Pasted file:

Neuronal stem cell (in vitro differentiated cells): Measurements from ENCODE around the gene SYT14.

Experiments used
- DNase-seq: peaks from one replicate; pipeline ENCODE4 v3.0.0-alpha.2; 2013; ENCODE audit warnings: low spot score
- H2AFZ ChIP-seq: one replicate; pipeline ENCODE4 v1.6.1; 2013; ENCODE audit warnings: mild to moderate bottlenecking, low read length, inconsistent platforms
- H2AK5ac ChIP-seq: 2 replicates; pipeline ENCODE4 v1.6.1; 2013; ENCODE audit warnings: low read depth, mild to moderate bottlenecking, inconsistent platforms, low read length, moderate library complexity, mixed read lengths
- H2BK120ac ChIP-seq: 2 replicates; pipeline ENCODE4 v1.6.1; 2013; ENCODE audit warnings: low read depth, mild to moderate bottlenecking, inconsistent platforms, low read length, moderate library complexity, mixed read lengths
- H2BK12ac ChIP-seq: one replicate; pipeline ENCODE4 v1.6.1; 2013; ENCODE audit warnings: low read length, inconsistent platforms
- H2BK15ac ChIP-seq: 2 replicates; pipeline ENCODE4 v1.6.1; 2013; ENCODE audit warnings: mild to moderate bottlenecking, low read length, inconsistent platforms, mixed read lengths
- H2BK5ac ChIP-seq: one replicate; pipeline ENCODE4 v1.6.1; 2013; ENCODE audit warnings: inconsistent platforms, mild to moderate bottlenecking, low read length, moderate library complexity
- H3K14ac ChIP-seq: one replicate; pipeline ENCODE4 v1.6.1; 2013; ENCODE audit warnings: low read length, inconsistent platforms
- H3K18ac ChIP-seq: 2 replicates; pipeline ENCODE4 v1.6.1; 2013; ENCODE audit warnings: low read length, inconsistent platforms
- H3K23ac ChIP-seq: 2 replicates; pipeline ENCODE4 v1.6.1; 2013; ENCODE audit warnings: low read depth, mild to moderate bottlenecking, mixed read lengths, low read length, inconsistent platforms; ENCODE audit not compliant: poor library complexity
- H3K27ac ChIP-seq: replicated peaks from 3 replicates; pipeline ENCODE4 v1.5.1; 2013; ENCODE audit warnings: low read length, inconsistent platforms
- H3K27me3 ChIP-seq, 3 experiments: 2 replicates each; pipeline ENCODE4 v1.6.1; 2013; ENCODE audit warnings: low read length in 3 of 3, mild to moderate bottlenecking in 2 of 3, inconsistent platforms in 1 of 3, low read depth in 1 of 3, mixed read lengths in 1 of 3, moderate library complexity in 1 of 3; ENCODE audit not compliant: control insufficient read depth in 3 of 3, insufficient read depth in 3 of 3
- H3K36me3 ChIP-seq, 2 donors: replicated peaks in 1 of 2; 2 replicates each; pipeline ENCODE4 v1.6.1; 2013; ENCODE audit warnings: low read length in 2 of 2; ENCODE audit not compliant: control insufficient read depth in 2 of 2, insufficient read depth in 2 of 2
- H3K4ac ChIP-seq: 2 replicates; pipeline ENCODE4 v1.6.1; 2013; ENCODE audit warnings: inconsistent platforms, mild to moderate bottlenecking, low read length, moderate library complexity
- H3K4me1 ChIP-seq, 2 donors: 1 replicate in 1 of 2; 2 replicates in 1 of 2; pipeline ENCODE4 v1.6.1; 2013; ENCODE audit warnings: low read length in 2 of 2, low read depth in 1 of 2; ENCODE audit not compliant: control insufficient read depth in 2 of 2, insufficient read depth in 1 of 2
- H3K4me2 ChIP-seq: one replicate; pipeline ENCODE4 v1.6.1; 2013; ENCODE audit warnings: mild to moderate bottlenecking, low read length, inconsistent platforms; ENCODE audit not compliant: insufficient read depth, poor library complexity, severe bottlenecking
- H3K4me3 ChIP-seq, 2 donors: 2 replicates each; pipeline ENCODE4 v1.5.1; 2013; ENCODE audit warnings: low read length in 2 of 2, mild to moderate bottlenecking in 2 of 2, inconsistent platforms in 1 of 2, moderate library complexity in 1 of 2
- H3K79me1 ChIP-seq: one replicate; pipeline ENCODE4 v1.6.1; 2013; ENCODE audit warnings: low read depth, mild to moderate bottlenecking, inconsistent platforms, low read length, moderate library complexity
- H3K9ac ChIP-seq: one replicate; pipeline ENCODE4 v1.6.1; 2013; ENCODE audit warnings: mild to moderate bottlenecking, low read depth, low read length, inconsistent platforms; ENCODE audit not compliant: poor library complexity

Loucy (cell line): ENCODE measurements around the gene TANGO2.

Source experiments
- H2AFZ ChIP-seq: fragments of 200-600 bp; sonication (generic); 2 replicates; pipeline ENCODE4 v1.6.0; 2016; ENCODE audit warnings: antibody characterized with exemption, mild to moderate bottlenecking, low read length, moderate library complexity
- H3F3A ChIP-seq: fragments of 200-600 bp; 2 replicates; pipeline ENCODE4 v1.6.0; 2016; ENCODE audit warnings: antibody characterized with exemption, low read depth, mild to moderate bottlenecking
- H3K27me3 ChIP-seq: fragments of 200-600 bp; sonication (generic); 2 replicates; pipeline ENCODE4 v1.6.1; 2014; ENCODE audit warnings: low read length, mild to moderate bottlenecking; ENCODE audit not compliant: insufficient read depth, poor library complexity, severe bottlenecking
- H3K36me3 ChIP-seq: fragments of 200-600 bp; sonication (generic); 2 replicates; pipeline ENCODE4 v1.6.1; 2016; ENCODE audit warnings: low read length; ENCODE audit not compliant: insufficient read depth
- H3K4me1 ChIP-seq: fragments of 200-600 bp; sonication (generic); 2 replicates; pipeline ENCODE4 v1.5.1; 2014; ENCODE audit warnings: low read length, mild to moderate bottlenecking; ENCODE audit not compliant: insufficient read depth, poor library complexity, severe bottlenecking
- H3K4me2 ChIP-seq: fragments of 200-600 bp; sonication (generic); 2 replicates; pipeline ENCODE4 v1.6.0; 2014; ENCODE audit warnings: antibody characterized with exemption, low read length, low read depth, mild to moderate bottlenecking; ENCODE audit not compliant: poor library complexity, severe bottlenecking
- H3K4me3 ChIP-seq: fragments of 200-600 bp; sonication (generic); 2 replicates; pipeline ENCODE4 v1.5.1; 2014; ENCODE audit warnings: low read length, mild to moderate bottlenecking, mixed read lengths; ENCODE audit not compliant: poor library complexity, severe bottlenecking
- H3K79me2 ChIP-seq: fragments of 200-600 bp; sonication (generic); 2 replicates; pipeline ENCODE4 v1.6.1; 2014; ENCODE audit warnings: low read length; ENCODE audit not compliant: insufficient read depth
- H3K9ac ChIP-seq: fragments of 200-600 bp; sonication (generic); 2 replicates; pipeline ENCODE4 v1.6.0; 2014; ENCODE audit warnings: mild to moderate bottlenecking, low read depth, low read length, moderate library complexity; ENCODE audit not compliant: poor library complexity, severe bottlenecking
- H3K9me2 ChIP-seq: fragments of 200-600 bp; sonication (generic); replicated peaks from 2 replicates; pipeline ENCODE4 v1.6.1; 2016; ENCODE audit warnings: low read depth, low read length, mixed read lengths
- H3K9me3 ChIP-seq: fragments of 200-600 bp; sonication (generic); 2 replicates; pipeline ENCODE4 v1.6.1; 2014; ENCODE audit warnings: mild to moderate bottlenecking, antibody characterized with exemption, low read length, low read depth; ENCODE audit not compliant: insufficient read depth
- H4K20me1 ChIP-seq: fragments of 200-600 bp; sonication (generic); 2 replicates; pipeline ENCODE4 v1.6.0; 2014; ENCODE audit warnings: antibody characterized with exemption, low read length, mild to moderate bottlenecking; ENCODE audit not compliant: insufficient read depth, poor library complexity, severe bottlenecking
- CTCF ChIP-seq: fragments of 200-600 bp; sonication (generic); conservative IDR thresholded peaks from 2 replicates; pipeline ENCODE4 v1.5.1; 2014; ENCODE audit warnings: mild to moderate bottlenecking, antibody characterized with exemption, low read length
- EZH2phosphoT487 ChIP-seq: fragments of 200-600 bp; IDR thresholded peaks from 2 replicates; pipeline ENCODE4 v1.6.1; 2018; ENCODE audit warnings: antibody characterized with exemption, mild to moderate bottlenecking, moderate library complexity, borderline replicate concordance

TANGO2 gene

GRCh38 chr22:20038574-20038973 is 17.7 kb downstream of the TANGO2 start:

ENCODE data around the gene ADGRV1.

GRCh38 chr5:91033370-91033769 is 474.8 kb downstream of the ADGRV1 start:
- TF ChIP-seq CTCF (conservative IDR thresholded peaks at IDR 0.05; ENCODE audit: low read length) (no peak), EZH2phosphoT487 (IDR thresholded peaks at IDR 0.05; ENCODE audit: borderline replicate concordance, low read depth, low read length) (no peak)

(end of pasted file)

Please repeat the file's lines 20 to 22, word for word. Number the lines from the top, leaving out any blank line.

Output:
- H3K79me1 ChIP-seq: one replicate; pipeline ENCODE4 v1.6.1; 2013; ENCODE audit warnings: low read depth, mild to moderate bottlenecking, inconsistent platforms, low read length, moderate library complexity
- H3K9ac ChIP-seq: one replicate; pipeline ENCODE4 v1.6.1; 2013; ENCODE audit warnings: mild to moderate bottlenecking, low read depth, low read length, inconsistent platforms; ENCODE audit not compliant: poor library complexity

Loucy (cell line): ENCODE measurements around the gene TANGO2.